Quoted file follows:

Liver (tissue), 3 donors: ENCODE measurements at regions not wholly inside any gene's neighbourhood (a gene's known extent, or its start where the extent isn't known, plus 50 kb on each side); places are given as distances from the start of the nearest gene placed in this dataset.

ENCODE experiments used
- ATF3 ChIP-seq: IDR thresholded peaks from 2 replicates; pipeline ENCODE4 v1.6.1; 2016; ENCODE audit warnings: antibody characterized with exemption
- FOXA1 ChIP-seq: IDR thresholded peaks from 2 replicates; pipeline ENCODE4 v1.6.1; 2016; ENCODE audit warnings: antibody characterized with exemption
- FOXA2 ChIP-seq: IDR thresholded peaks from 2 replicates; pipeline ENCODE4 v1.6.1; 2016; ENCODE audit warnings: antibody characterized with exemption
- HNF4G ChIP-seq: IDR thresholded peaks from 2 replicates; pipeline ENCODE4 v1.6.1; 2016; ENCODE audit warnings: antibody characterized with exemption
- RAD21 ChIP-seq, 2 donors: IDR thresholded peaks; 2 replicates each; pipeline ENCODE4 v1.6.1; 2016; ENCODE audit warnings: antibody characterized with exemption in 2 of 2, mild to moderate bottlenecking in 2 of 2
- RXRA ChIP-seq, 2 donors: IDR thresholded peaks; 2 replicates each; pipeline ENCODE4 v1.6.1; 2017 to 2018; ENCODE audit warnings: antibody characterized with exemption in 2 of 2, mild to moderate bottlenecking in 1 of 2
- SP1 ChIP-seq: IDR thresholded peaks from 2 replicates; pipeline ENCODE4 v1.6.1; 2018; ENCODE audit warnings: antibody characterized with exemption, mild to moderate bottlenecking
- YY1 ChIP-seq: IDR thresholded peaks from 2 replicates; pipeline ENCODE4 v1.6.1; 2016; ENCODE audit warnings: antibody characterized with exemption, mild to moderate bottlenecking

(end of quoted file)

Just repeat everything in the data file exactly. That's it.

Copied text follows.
Liver (tissue), 3 donors: ENCODE measurements at regions not wholly inside any gene's neighbourhood (a gene's known extent, or its start where the extent isn't known, plus 50 kb on each side); places are given as distances from the start of the nearest gene placed in this dataset.

ENCODE experiments used
- ATF3 ChIP-seq: IDR thresholded peaks from 2 replicates; pipeline ENCODE4 v1.6.1; 2016; ENCODE audit warnings: antibody characterized with exemption
- FOXA1 ChIP-seq: IDR thresholded peaks from 2 replicates; pipeline ENCODE4 v1.6.1; 2016; ENCODE audit warnings: antibody characterized with exemption
- FOXA2 ChIP-seq: IDR thresholded peaks from 2 replicates; pipeline ENCODE4 v1.6.1; 2016; ENCODE audit warnings: antibody characterized with exemption
- HNF4G ChIP-seq: IDR thresholded peaks from 2 replicates; pipeline ENCODE4 v1.6.1; 2016; ENCODE audit warnings: antibody characterized with exemption
- RAD21 ChIP-seq, 2 donors: IDR thresholded peaks; 2 replicates each; pipeline ENCODE4 v1.6.1; 2016; ENCODE audit warnings: antibody characterized with exemption in 2 of 2, mild to moderate bottlenecking in 2 of 2
- RXRA ChIP-seq, 2 donors: IDR thresholded peaks; 2 replicates each; pipeline ENCODE4 v1.6.1; 2017 to 2018; ENCODE audit warnings: antibody characterized with exemption in 2 of 2, mild to moderate bottlenecking in 1 of 2
- SP1 ChIP-seq: IDR thresholded peaks from 2 replicates; pipeline ENCODE4 v1.6.1; 2018; ENCODE audit warnings: antibody characterized with exemption, mild to moderate bottlenecking
- YY1 ChIP-seq: IDR thresholded peaks from 2 replicates; pipeline ENCODE4 v1.6.1; 2016; ENCODE audit warnings: antibody characterized with exemption, mild to moderate bottlenecking